This guided meditation helped as well – envisioning my inner child, crying, tousled hair in pigtails, covered in dirt, dusty, tattered clothes from running and stumbling, and giving her a huge embrace, stroking her hair and letting her know she doesn’t need to keep exhausting herself anymore. She can sit down, relax, go at her own pace, and don’t forget to marvel at her surroundings during her journey.
She was always told you need to get good grades, achieve, do this or that to be lovable, deserving of love, support, or the good things in life. When I grew up with conditional love, it ingrained in me this doubt, disbelief, and insecurity about how my loved ones would react.
I realized it was a similar pattern with my money mindset – “money is hard to come by, it doesn’t grow on trees, you have to sacrifice and bleed for it” were passed down in my family by generations.
It was also conditional, a reward for performing “well.” Even my first time away from home at sleepaway camp, when I got my first menstrual period and was all alone without any education or anticipation since it was younger than expected, I was “bribed” into sticking it out for the rest of the summer by the promise of a video game.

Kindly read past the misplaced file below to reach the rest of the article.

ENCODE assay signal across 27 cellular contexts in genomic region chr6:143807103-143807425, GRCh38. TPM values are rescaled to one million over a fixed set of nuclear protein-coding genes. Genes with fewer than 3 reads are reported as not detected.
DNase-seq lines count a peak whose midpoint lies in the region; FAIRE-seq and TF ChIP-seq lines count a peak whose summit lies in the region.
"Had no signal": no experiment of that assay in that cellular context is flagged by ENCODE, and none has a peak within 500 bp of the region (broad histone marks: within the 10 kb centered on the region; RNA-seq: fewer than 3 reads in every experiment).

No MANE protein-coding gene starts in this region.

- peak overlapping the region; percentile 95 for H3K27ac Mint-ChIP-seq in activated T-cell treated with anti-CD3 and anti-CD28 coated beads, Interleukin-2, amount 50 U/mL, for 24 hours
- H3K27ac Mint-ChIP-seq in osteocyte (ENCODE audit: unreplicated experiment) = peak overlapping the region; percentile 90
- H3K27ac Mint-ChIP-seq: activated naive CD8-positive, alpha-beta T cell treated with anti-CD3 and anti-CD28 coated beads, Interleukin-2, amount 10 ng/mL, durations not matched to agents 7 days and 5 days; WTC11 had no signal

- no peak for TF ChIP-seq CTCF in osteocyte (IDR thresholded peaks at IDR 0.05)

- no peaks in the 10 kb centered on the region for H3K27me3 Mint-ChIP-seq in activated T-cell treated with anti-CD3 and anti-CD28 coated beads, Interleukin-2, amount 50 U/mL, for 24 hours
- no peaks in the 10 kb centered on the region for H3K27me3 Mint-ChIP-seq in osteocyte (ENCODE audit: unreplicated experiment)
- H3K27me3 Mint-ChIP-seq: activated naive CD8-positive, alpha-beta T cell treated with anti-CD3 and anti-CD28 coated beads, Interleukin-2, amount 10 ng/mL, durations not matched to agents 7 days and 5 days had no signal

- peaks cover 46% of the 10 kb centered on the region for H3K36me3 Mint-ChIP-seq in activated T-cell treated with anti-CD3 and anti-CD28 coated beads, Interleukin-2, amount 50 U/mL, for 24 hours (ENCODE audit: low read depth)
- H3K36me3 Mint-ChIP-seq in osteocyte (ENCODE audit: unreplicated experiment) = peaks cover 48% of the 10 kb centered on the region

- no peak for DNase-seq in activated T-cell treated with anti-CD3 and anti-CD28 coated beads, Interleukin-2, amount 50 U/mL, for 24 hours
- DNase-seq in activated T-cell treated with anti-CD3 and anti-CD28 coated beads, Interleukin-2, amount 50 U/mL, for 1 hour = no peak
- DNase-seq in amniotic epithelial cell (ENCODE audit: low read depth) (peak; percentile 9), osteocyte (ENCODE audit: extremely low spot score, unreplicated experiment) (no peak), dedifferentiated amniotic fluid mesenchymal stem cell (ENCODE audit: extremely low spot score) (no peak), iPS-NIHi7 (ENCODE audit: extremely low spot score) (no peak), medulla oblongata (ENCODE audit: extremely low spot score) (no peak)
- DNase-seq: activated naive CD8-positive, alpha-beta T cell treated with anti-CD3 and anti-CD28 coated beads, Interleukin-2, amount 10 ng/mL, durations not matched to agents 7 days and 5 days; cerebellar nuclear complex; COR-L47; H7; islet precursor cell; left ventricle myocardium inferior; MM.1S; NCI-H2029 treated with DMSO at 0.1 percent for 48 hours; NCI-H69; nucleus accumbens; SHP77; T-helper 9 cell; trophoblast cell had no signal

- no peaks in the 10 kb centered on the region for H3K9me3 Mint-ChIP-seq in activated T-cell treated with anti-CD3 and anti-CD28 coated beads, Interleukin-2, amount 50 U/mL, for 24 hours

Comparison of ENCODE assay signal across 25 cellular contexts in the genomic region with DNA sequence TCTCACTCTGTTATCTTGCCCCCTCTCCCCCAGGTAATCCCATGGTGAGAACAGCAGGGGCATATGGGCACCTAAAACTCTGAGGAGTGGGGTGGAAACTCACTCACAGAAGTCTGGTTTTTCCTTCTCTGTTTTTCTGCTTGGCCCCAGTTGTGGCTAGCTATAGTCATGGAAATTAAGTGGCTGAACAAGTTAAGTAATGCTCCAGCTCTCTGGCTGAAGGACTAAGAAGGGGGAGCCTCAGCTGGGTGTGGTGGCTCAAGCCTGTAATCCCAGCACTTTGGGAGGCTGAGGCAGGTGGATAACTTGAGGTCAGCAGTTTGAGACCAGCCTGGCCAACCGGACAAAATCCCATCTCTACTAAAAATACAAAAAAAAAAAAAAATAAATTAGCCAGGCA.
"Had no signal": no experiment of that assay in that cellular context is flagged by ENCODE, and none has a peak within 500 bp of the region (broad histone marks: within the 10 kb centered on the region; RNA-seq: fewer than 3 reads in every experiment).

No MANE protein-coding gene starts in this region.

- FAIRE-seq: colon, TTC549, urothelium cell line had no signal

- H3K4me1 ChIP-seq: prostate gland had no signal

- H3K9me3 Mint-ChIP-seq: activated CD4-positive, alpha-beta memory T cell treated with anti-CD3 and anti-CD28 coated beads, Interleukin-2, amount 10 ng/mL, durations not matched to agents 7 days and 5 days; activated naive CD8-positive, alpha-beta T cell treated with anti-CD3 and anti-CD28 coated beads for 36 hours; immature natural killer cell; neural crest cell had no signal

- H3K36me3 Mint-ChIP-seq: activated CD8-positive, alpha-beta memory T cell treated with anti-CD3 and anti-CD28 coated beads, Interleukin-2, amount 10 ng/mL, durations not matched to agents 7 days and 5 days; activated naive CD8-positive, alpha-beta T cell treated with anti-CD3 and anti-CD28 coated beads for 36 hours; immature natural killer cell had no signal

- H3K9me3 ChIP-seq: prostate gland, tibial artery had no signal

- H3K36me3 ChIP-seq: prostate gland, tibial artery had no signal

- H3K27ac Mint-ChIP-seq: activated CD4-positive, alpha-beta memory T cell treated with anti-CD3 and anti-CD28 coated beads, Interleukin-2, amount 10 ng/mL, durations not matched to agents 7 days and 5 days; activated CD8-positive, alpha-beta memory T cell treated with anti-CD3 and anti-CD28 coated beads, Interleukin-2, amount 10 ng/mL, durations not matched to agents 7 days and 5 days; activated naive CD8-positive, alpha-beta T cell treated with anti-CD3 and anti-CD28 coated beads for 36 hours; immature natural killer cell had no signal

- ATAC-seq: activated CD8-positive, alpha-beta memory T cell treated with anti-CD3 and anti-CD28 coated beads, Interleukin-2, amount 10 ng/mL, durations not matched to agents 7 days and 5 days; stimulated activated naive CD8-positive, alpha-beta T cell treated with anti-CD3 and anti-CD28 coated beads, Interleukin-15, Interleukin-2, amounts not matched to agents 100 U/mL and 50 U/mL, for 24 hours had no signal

Love and money were not reliable, but used rewards or punishment. My power always felt outside of me. No wonder I struggled with entrepreneurship and charging what I’m worth, because it always feel up to the boss, the customer, or the client to decide.
I was so used to doing things I didn’t want to do in order to be compensated with money and didn’t really believe that I could create it by doing work I love. Even if I see other people successfully doing it, it doesn’t mean it can happen for ME. This skeptical voice is the last major limiting belief I am working on changing.
Passion money still feels out of my reach and unreliable, but I am slowly trusting that the value I give out will come back to me, though not in the ways I expect, and it is ok to say no to protect my time and energy and value myself more.